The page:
What Motivates Business School Applicants to Study an MBA?

MBA students

Deciding on where to pursue an MBA is a difficult decision for any applicant to make. With hundreds of competing institutions, many with equally high standards of education and various program types on offer, knowing which one to select can be a daunting task.


Students are influenced by everything from funding availability, location and course costs, to future career options and a business school’s links with businesses, but which are the most important criteria for MBA applicants when looking for an institution? The QS Applications and Aspirations Report explores the findings of the latest TopMBA.com Applicant Survey to discover what MBA applicants consider the most important reasons for their school choice.

What motivates students?

While the motivating factors that persuade MBA students to choose one school over another will differ from person to person, there are definite trends we see among applicants.

Some students are already running established businesses, and are looking to pursue an MBA in order to better understand their industry, or bring a new perspective into their way of thinking. Others will have worked their way up within a company and are looking at the course as an opportunity to boost their careers. Then there are those who are using the course to switch career paths and explore the possibilities of other industries.

For those who have already founded their own companies, primary motivating factors included “to take my business to the next level,” “to spread my own business” and “I have a business, I want to run it better.” Primary motivations for people established within a company are often to learn new skills (chosen by 41.2% of all respondents), improve career prospects (42.0%) or to prepare themselves for a general management or leadership position (46.5%).

Candidates from the US and Canada and Western European candidates were more likely be motivated by increased salary than the global average (25.8% and 19.9% vs 16.6% respectively).

For candidates from Eastern Europe and Africa & the Middle East, the most important reason for them to pursue an MBA was the international experience (56.4% and 49.7% respectively). For students from Asia-Pacific, this was the second most important consideration (44.9%). The majority of MBA applicants from Latin America suggested that learning a new skill (50.4%) was their top motivating factor.

Where are they looking for information?

Unsurprisingly, for such an international degree, the vast majority of students look online for information. 99.0% of respondents told us that they used general online research to look up information about potential institutions, while 98.8% used the official website of an institution - highlighting the need for schools to optimize and monitor their online presence. Indeed, 95.9% of respondents suggested that they felt official websites were either useful or very useful to their searches. Ensuring that websites are easily navigable and engaging is essential for schools looking to attract students.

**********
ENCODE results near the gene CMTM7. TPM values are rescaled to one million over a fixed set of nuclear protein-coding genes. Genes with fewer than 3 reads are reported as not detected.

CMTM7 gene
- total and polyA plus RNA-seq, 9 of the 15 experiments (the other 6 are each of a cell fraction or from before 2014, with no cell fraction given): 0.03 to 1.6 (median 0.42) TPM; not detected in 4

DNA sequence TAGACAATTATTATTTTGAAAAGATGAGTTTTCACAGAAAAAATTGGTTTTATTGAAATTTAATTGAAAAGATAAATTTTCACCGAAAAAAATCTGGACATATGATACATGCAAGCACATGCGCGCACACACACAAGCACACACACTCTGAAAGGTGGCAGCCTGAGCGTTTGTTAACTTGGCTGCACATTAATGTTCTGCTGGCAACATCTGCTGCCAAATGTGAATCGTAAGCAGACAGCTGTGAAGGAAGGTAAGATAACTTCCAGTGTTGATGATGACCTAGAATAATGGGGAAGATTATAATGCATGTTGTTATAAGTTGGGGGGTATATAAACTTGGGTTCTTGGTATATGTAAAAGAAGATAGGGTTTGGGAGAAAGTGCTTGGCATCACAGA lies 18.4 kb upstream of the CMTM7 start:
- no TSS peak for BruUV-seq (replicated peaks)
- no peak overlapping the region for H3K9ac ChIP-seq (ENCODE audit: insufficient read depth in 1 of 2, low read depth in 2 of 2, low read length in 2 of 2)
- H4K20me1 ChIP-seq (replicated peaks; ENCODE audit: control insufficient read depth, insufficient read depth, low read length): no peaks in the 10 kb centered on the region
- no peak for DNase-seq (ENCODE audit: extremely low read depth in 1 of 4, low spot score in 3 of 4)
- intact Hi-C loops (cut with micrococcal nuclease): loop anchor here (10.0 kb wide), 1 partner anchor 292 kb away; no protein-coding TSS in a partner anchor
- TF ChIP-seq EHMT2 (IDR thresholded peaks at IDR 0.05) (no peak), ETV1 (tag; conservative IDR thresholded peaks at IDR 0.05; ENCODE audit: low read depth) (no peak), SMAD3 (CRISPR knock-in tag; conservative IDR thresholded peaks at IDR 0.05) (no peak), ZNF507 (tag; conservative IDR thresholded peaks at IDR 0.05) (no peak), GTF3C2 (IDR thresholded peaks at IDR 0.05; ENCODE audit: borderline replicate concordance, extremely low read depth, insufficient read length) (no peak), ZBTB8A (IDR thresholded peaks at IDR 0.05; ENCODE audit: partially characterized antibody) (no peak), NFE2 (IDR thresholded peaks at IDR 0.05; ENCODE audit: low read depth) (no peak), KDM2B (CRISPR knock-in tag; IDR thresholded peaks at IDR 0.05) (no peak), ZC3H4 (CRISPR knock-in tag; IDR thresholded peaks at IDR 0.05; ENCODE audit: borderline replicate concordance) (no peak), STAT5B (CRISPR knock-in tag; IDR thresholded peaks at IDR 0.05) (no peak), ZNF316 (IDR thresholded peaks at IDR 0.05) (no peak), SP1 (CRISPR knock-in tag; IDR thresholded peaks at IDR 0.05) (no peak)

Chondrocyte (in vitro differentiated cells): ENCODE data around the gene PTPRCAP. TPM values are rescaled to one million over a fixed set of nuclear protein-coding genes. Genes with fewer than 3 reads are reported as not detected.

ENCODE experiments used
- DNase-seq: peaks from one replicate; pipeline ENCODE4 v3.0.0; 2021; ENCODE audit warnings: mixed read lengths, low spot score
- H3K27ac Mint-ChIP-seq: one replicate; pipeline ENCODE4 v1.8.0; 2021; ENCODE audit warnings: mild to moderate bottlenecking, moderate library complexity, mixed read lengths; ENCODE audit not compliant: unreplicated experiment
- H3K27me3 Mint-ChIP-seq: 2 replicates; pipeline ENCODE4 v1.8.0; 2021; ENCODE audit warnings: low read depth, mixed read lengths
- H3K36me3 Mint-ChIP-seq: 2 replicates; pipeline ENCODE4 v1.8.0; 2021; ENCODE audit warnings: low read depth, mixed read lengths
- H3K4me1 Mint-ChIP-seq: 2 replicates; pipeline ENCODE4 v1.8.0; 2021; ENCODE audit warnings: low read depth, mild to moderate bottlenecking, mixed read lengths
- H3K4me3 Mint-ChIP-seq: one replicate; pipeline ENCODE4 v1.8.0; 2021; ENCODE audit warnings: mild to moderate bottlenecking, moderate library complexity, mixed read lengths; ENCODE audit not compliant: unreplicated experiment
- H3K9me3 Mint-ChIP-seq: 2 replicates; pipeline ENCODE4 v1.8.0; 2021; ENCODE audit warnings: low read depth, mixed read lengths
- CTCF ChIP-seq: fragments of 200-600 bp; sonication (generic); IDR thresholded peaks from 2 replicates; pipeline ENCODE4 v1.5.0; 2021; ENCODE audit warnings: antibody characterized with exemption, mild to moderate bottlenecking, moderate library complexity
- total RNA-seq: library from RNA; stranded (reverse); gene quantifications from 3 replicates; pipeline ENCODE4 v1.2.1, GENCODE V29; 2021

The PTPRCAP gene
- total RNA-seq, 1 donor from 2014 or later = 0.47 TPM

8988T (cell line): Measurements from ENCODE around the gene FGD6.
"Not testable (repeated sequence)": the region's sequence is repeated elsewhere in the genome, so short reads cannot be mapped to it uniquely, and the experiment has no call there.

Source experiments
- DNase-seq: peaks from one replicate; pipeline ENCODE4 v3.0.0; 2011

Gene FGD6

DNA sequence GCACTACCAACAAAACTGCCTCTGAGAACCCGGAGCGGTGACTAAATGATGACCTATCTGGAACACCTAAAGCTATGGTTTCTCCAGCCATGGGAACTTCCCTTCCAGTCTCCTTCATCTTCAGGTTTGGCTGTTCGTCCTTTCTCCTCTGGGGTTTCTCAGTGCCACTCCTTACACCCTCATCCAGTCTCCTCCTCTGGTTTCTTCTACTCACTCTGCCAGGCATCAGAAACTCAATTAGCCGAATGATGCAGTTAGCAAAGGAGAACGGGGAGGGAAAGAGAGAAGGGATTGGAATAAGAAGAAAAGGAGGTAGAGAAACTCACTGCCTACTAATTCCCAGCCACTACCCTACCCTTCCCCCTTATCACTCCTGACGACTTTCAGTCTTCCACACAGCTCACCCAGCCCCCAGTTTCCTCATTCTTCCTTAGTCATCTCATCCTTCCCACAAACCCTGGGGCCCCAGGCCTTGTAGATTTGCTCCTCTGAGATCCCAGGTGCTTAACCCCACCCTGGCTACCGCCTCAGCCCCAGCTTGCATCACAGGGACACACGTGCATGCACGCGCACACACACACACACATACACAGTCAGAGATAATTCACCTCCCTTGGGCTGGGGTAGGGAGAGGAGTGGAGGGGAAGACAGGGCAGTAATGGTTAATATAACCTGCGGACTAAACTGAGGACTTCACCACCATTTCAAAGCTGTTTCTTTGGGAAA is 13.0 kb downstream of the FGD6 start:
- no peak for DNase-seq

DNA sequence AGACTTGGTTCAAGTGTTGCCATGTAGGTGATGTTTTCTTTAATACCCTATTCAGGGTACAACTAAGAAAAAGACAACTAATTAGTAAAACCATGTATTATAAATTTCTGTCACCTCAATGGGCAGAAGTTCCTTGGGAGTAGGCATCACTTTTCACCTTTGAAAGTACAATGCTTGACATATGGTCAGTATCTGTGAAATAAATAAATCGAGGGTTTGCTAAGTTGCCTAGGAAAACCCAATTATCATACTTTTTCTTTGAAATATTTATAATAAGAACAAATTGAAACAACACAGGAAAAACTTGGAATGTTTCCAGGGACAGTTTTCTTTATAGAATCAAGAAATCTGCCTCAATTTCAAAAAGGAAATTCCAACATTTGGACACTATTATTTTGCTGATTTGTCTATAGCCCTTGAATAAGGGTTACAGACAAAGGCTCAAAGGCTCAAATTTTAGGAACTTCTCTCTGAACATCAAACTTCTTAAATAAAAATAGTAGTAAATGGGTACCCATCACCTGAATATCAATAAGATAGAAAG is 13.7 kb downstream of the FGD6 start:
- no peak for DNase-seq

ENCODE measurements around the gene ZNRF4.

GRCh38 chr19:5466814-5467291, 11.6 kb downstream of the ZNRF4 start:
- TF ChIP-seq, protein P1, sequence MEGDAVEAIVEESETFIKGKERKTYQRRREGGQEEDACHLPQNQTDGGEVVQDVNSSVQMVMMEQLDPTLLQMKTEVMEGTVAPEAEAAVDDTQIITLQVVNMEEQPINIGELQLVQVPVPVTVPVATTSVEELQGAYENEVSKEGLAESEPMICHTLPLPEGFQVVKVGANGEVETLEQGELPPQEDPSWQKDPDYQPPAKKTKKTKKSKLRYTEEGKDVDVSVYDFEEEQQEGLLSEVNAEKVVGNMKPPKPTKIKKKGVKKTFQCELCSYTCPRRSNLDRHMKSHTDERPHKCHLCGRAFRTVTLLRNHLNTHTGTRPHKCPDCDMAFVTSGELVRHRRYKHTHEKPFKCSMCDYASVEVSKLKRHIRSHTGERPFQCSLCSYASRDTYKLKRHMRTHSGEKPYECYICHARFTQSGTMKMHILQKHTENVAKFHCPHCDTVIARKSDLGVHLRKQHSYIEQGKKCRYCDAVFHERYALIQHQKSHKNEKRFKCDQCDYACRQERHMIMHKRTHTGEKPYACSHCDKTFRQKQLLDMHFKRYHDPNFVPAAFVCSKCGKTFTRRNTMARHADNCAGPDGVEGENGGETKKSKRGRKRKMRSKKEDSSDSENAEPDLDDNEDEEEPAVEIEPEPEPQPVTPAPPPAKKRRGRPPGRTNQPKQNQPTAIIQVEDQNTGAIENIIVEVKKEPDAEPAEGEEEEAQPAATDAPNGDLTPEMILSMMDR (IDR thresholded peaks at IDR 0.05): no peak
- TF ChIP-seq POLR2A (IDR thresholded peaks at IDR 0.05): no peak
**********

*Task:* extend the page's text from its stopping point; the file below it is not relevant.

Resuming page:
Rankings were another clear focus for applicants this year, with 96.4% of respondents telling us that they used rankings (91.2% finding them useful or very useful) to discover more about programs and to compare schools. In contrast to undergraduate level study, where alumni tend to factor a lot less in the decision-making process, 80.4% of MBA applicants suggested that discussions with alumni formed a significant part of their research. 95.8% of respondents suggested they found alumni discussions useful or very useful.


Inevitably, given the connectedness of today’s world, 79.4% of applicants used social media channels to research institutions. This method is particularly useful for enabling students to connect with alumni and to provide an insight into the social culture of a business school. What we can see from the above is how many of these interactions with prospective students schools are under the control of business schools. If they are to attract the top talent to their programs, they must ensure that they are maximizing these opportunities to talk to, and inform future MBA cohorts.

Amelia Hopkins
Written by Amelia Hopkins

Amelia Hopkins is a writer for TopMBA, covering the latest news in business and business education. A graduate of the University of Leeds and Yorkshire native, she enjoys reading, travelling and talking incessantly about the countryside.

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